In it, but not of it. TPM DC
The White House worked hard to make that happen. President Barack Obama made multiple media appearances -- including some unconventional ones -- to hawk the law. Health and Human Services Secretary Kathleen Sebelius trekked across the country for enrollment events and media hits. Celebrities took to television and to social media to advertise the law. In all, administration officials attended more than 45 events in March and grassroots groups held more than 5,000.
It seems all that effort is also making an impact with the one population that everybody, critics and supporters, has been watching: the uninsured. Back in January, independent surveys found the percentage of Obamacare enrollees who had been uninsured was somewhere around 10 percent.
But in a new analysis Monday, the Los Angeles Times reported that that share had increased to 33 percent. A little back-of-the-napkin math therefore suggests that up to half of private enrollees in the law's latter months had been uninsured. It's a small dent in the 57 million uninsured Americans before the law, but it is a real impact.
If Obamacare will hit 7 million sign-ups as the AP report, that is one serious last month surge. pic.twitter.com/8fsijgs8rL
— Sarah Kliff (@sarahkliff) April 1, 2014
It's also not the whole story: The Times estimated that 4.5 million uninsured people had been covered by Medicaid, which doesn't have an open enrollment period. People can sign up for Medicaid throughout the rest of the year. Another 3 million young adults have gotten covered through their parents' insurance.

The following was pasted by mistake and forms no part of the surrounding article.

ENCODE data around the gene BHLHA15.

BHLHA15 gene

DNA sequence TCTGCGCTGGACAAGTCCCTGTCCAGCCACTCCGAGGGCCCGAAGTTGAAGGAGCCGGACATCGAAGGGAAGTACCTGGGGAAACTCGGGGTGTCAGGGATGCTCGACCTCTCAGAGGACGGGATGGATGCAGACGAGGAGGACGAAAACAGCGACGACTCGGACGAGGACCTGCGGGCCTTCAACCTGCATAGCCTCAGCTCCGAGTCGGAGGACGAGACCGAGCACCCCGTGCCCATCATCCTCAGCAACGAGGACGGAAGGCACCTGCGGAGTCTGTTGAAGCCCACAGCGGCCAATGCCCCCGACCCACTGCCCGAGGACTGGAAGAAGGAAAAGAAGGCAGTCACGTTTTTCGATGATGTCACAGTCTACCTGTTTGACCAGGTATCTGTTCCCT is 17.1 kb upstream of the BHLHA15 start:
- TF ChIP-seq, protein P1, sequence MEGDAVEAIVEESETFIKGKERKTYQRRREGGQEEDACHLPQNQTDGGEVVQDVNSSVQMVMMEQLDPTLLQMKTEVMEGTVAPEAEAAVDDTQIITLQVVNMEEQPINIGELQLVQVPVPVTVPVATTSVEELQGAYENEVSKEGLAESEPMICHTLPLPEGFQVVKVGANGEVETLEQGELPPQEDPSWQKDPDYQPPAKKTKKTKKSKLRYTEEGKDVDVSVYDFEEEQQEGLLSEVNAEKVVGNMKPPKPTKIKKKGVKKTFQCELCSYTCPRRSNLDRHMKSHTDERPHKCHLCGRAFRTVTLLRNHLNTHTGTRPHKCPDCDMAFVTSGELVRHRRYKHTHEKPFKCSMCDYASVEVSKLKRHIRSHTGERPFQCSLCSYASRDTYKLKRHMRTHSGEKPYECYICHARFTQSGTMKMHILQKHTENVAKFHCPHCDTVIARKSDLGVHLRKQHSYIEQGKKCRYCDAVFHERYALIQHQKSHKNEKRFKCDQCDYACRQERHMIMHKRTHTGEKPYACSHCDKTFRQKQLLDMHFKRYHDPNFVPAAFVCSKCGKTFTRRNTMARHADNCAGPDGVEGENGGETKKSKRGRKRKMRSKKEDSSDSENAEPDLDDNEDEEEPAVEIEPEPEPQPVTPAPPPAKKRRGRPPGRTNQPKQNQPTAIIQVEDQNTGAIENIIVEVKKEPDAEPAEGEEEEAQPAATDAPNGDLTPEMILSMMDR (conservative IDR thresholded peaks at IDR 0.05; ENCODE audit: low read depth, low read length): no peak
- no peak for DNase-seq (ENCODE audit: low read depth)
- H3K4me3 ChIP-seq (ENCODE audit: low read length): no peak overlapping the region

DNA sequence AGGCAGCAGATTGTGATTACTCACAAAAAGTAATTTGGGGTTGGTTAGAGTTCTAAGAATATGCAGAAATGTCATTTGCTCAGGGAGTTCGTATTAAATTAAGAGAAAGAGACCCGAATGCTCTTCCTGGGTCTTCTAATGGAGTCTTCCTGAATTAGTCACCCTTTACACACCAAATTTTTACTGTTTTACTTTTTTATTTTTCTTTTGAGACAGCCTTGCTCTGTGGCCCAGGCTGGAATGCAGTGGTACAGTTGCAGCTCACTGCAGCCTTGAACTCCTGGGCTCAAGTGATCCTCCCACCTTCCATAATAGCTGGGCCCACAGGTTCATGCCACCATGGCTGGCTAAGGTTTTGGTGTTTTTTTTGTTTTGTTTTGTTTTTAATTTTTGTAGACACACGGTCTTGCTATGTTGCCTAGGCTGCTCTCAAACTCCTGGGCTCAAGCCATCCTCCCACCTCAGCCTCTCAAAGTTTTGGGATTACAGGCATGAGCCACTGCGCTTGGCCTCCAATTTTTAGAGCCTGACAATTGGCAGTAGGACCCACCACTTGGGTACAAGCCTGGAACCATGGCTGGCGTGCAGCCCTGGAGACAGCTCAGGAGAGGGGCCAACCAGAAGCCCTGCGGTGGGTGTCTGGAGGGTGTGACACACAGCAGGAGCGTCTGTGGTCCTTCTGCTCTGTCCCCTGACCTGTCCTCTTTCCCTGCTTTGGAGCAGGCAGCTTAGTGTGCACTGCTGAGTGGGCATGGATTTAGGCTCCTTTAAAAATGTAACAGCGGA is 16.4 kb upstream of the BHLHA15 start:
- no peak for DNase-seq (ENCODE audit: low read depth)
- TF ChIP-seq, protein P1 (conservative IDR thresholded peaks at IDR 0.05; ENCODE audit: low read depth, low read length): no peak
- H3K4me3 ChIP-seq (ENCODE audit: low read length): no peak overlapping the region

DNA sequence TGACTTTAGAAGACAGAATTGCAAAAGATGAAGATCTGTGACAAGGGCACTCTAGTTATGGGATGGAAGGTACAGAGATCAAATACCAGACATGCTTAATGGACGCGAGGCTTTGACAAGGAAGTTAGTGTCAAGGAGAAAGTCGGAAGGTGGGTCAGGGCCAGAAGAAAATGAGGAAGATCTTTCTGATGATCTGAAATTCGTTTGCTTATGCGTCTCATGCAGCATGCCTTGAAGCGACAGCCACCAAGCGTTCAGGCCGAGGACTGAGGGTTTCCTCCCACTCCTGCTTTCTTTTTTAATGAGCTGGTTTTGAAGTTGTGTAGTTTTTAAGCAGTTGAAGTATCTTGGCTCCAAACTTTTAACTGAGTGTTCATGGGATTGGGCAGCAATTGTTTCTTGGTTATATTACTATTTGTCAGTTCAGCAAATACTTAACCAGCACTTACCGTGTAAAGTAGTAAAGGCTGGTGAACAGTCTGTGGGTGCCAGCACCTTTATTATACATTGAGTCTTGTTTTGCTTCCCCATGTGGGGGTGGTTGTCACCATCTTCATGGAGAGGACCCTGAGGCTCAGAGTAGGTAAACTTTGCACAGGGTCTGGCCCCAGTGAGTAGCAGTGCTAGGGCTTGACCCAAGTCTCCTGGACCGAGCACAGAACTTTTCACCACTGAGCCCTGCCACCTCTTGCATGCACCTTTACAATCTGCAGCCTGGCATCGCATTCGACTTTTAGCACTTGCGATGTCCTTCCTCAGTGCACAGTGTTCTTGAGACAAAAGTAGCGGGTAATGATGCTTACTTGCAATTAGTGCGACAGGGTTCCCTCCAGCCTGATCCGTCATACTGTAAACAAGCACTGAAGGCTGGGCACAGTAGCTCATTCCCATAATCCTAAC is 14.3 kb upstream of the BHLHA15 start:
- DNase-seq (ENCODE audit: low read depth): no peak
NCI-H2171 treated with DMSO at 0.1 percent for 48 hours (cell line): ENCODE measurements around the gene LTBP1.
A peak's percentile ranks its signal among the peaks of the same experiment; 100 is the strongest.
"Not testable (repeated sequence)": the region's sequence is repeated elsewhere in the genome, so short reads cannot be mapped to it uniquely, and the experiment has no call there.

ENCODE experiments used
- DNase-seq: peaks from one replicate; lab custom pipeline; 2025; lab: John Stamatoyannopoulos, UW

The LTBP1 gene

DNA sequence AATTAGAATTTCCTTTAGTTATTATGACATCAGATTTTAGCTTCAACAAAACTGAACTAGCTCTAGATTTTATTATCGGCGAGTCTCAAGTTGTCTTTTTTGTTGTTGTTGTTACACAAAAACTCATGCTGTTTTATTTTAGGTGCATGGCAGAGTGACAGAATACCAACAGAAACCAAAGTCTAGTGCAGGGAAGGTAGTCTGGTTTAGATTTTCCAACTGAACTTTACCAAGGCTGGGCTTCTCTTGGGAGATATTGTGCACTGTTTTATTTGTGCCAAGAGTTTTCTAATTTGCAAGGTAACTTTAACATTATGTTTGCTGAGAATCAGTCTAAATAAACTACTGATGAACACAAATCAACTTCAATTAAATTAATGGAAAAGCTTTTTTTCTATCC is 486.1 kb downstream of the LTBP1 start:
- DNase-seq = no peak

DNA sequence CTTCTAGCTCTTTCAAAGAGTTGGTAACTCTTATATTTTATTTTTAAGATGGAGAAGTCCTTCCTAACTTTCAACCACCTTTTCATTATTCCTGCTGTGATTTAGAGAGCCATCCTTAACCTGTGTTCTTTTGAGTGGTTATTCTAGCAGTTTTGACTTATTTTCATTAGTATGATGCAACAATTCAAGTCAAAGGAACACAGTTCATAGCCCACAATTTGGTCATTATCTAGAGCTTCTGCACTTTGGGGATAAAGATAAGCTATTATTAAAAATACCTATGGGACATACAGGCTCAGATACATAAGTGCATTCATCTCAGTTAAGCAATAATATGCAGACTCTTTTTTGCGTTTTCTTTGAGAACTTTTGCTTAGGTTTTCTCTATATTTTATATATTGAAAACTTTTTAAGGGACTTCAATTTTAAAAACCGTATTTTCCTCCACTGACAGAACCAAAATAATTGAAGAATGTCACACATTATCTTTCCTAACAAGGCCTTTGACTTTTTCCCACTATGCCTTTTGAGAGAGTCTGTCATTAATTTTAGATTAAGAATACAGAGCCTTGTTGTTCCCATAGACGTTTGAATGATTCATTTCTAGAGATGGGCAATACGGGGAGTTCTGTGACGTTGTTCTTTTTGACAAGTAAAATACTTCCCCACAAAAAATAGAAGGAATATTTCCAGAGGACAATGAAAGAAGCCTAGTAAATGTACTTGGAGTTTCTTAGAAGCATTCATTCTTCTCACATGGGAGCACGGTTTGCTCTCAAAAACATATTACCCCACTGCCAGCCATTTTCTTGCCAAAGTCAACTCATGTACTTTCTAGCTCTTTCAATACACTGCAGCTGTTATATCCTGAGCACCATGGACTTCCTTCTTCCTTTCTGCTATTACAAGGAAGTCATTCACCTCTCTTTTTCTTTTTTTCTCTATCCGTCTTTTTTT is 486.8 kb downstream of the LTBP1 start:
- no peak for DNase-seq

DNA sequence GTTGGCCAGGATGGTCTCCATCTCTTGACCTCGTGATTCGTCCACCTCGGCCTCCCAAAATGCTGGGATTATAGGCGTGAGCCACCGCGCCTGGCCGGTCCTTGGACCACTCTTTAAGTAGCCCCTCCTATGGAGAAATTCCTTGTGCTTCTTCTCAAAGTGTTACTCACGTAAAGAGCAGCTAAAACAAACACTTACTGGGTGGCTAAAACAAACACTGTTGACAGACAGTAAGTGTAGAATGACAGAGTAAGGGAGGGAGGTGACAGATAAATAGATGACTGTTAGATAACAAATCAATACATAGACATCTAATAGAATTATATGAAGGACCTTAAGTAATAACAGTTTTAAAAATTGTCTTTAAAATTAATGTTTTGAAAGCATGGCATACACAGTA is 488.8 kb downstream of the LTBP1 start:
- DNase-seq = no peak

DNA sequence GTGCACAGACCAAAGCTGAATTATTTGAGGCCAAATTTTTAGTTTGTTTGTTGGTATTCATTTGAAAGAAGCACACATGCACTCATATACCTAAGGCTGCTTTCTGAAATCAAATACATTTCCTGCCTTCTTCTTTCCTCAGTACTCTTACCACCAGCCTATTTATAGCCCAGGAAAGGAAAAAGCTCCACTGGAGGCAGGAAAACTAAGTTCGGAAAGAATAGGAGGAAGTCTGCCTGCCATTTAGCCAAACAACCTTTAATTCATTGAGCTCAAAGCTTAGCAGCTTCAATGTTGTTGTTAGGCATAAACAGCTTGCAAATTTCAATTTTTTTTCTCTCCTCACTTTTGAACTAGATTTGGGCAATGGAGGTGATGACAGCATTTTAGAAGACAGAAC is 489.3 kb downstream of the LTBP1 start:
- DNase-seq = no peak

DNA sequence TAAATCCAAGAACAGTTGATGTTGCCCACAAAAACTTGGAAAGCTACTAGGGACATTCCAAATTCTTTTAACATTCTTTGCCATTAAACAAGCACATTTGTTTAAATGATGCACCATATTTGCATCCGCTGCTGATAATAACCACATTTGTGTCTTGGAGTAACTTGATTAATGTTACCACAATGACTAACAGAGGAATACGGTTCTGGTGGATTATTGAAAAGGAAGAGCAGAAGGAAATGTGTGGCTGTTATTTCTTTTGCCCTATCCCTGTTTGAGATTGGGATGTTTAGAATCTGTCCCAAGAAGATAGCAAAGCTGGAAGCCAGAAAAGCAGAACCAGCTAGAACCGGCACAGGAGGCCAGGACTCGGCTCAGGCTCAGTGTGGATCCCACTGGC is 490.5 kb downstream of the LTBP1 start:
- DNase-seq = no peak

Ultimately, March's huge surge suggests real demand, which is the key. As the original CBO projection showed, it was always going to take years to really drive down the number of uninsured. The number of private enrollees is supposed to triple, up to 24 million in 2017, with 25 million fewer people uninsured. If the final few weeks of 2014 enrollment are any indication, that's still within reach.
The jury is still out on Obamacare. Will people actually like the insurance that they've bought? Will premiums remain affordable in 2015 and beyond? Those are some of the big remaining concerns.
But one core question -- do people want insurance at all? -- appears to have been answered.